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Ministry for the Environment’s comment

The New Zealand Urban Design Protocol (the Protocol) has provided a platform for central and local government, property developers and investors, design professionals, educational institutes and other groups to commit to quality urban design. The Protocol, through the requirement of signatories to develop ‘action plans’, encourages action-specific commitments to achieving a better quality urban environment. The Ministry for the Environment would like to thank signatories to the Protocol for their commitment and hard work to date.

This initial round of monitoring provides the Ministry for the Environment and signatories to the Protocol with baseline information on the implementation of the Protocol. It is clear from results of this monitoring survey that the New Zealand Urban Design Protocol is helping to lift the understanding and profile of urban design in New Zealand.

This report provides a sound set of information from which the Ministry can identify successes and develop more targeted support for all signatories. In particular, the survey findings will be fed into the following key Ministry activities and projects:

  1. Urban Design Champions’ network. The Ministry will continue to maintain and build the champions’ network to facilitate the exchange of information and raise the level of commitment in signatory organisations. This will include organising workshops, circulating an urban design newsletter and administering the champions’ webspace. The dialogue between councils, surveyors, planners, designers, engineers, policy planners and developers will also continue to be strengthened.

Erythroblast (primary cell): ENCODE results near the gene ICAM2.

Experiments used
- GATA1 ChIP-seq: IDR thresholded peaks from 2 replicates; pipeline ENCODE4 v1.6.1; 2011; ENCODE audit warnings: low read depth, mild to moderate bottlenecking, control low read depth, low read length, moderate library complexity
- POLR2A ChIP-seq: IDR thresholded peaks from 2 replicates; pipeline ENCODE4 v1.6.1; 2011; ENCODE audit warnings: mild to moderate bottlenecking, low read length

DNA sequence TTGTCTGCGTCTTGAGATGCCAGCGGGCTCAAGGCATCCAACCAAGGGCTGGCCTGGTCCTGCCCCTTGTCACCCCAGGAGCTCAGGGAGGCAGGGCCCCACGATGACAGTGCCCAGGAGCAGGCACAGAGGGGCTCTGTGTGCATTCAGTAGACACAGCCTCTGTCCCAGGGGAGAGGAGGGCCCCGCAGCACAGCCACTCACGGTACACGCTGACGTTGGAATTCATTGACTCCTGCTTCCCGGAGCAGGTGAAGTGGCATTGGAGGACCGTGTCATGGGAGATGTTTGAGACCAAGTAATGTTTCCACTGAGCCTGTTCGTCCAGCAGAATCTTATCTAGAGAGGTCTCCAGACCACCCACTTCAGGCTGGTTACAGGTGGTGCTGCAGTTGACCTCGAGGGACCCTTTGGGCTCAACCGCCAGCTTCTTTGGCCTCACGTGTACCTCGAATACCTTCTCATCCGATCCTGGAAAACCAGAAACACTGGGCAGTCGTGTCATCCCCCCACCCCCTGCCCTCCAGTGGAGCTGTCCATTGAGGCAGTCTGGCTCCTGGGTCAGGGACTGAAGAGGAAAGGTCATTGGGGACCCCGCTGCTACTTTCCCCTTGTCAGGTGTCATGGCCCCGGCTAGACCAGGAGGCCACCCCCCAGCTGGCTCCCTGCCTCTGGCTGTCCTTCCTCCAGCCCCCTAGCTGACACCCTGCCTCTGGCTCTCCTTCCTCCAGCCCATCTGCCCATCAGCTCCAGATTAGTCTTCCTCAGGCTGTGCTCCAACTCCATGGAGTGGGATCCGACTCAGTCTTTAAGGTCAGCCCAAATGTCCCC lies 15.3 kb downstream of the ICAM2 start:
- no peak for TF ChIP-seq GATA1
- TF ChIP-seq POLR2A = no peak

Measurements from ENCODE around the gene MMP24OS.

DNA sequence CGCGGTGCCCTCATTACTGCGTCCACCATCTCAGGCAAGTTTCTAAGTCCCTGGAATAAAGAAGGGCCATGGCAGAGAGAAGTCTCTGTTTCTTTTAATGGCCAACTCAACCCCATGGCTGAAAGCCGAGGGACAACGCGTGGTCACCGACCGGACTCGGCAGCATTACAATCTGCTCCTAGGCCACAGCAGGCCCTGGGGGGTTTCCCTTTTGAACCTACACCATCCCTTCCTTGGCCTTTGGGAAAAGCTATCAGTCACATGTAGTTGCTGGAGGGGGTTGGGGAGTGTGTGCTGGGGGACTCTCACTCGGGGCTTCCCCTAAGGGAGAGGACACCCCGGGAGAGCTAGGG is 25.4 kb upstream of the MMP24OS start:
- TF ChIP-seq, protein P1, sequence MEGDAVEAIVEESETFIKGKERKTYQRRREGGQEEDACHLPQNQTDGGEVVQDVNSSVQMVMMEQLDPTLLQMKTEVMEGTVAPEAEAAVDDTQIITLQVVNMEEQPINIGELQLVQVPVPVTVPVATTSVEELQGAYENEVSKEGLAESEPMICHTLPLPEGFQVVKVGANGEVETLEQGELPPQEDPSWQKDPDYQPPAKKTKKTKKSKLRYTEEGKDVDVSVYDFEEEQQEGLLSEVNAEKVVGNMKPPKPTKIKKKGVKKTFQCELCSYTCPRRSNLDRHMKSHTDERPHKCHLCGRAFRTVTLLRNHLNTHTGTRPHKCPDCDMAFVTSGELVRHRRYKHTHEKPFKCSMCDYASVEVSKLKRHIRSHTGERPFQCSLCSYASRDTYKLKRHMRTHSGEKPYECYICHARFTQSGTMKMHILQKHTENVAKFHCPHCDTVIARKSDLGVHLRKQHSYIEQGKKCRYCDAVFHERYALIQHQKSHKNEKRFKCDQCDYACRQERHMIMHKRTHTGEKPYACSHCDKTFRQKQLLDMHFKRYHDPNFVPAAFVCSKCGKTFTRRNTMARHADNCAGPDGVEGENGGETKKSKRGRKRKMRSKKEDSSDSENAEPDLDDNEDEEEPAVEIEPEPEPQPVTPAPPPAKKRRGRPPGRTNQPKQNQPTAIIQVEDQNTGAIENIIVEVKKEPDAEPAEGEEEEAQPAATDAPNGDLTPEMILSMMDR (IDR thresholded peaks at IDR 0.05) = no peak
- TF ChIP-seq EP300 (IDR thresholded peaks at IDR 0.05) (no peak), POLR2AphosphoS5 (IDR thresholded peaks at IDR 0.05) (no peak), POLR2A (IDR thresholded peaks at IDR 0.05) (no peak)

2. Action Plans. The Ministry plans to increase the level of support given to signatories developing action plans by reviewing all plans on receipt, progressively holding one-on-one meetings with signatories and by ultimately making action plans available to all other signatories.
  3. Sector Groups. The Ministry will continue to support emerging sector groups and networks such as transport and health achieve their actions. Work will also continue with other sectors such as housing to raise the awareness of urban design and to facilitate communication and collaboration.
  4. Urban Design National Policy Statement. The Ministry recognises the need to create stronger links between planning practice under the Resource Management Act and the principles of quality urban design. Many councils looking to embed urban design within their district plans are seeking clearer guidance and support from legislation. The Ministry is currently investigating a national policy statement on urban design under the RMA.
  5. Development of Tools and Resources. The Ministry will continue to provide guidance and support to signatories promoting urban design best practice by producing case studies, working on joint urban design initiatives and by keeping the Urban Design Toolkit up-to-date.
  6. Addressing Skills Shortages. The Ministry for the Environments’ 2006 Local Government Urban Design Skills and Capacity survey showed that there is a lack of urban design capacity in New Zealand. The Ministry will work with educational and professional institutes to try to address gaps and shortfalls in the current system highlighted by this survey and to investigate other training opportunities there may be in terms of urban design.